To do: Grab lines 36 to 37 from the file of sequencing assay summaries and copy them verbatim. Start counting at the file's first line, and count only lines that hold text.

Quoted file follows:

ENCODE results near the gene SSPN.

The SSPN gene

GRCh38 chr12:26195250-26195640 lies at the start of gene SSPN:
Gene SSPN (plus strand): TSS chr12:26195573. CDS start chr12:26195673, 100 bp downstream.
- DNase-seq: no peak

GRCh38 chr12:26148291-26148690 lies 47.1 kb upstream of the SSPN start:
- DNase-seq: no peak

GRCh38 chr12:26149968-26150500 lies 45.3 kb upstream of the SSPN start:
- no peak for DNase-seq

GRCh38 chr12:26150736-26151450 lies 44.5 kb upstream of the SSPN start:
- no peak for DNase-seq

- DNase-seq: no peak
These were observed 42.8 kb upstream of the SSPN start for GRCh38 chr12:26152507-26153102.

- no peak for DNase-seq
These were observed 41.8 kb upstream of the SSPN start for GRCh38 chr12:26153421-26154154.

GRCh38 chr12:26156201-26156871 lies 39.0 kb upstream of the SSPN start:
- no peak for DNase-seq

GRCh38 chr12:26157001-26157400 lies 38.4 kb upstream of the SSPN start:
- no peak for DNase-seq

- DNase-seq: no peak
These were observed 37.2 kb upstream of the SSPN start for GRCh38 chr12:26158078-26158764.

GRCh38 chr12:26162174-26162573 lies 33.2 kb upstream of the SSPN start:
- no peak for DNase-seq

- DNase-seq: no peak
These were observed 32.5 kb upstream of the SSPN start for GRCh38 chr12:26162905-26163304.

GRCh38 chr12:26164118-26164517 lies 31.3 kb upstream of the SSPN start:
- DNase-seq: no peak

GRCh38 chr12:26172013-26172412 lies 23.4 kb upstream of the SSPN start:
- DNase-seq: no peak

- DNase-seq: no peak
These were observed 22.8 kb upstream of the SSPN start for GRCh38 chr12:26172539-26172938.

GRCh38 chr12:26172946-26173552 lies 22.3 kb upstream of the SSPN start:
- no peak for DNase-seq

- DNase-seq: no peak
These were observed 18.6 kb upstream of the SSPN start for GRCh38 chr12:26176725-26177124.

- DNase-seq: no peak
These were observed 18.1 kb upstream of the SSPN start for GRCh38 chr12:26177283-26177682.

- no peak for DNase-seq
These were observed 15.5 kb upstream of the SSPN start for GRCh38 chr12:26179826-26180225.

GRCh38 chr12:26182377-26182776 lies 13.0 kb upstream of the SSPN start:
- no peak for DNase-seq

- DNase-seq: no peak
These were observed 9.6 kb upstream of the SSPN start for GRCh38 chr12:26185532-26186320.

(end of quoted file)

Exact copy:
- DNase-seq: no peak
These were observed 18.1 kb upstream of the SSPN start for GRCh38 chr12:26177283-26177682.